According to the Social Security Administration, 90 percent of all Americans age 65 and older rely on Social Security benefits for income. It’s an important program that plays a role in nearly every retiree’s life. In fact, 50 percent of married retirees and 71 percent of singles say they count on Social Security for more than half of their retirement income.1
It’s likely that Social Security will play a role in your retirement. As you approach retirement, you’ll likely have to make important decisions about when to file and how much income you will need beyond your Social Security benefit.
Without a solid strategy in place, you could face financial challenges. You may even be unable to fund the kind of retirement you’d like for yourself. Below are a few common Social Security mistakes. If you can avoid these, you’ll minimize your risk and save yourself some financial headaches.
Filing for early benefits and continuing to work.
The earliest you can file for Social Security benefits is age 62. If you file before your full retirement age (FRA), however, you could see your benefits reduced as much as 35 percent.2 Despite the reduction, many retirees choose to file as soon as they’re eligible.
You can actually file early and continue to work, but doing so could compound your reduction. If you file before the year of your FRA, Social Security allows you to earn as much as $17,040 with no penalty. However, your benefit is reduced by $1 for every $2 you earn past that threshold.3 You can file at your FRA and continue working and see no reduction in benefits.
Relying too much on Social Security.
While Social Security is a helpful resource, it probably won’t fund your entire retirement. The average monthly Social Security benefit is just over $1,300. In fact, Social Security benefits are capped at nearly $2,700 per month.4
It’s likely that you’ll need some income above and beyond your Social Security benefit. This income could come from savings and investments, a pension or possibly even part-time work. If you don’t know where your additional income will come from, now may be the time to develop a strategy.
Failing to budget for Medicare.
Medicare is another valuable resource for retirees. The Medicare program offers several different types of coverage, known as “parts.” Part A, which is standard and free for all retirees, covers hospitalizations and emergency treatments. Part B covers doctor visits and outpatient services, while Part C offers supplemental coverage and Part D covers prescription drugs.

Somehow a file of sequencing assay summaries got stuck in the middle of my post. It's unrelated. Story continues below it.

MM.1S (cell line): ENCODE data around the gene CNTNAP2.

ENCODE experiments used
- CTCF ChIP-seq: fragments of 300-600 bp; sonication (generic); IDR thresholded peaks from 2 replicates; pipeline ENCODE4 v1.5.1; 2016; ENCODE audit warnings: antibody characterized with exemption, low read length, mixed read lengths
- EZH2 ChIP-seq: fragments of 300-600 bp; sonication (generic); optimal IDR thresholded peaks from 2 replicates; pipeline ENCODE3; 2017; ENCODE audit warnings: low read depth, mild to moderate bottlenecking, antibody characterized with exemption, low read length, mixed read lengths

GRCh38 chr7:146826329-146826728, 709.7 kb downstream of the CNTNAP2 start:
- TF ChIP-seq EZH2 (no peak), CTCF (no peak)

It’s important to remember that Part A is the only coverage that does not have a premium. All the other parts do have premiums, which are usually paid out of your Social Security benefit. Be sure to get an estimate of those premiums before you file so you can project your net Social Security benefit and budget accordingly.
Ready to plan your Social Security strategy? Let’s talk about it. Contact us today at J. Harris Financial. We can help you analyze your needs and develop a plan. Let’s connect soon and start the conversation.
Licensed Insurance Professional. This information is designed to provide a general overview with regard to the subject matter covered and is not state specific. The authors, publisher and host are not providing legal, accounting or specific advice for your situation. By providing your information, you give consent to be contacted about the possible sale of an insurance or annuity product. This information has been provided by a Licensed Insurance Professional and does not necessarily represent the views of the presenting insurance professional. The statements and opinions expressed are those of the author and are subject to change at any time. All information is believed to be from reliable sources; however, presenting insurance professional makes no representation as to its completeness or accuracy. This material has been prepared for informational and educational purposes only. It is not intended to provide, and should not be relied upon for, accounting, legal, tax or investment advice. This information has been provided by a Licensed Insurance Professional and is not sponsored or endorsed by the Social Security Administration or any government agency.
The material is not intended to be legal or tax advice. The insurance agent can provide information, but not advice related to social security benefits. Clients should seek guidance from the Social Security Administration regarding their particular situation. The insurance agent may be able to identify potential retirement income gaps and may introduce insurance products, such as an annuity, as a potential solution. Social Security benefit payout rates can and will change at the sole discretion of the Social Security Administration. For more information, please consult a local Social Security Administration office, or visit www.ssa.gov
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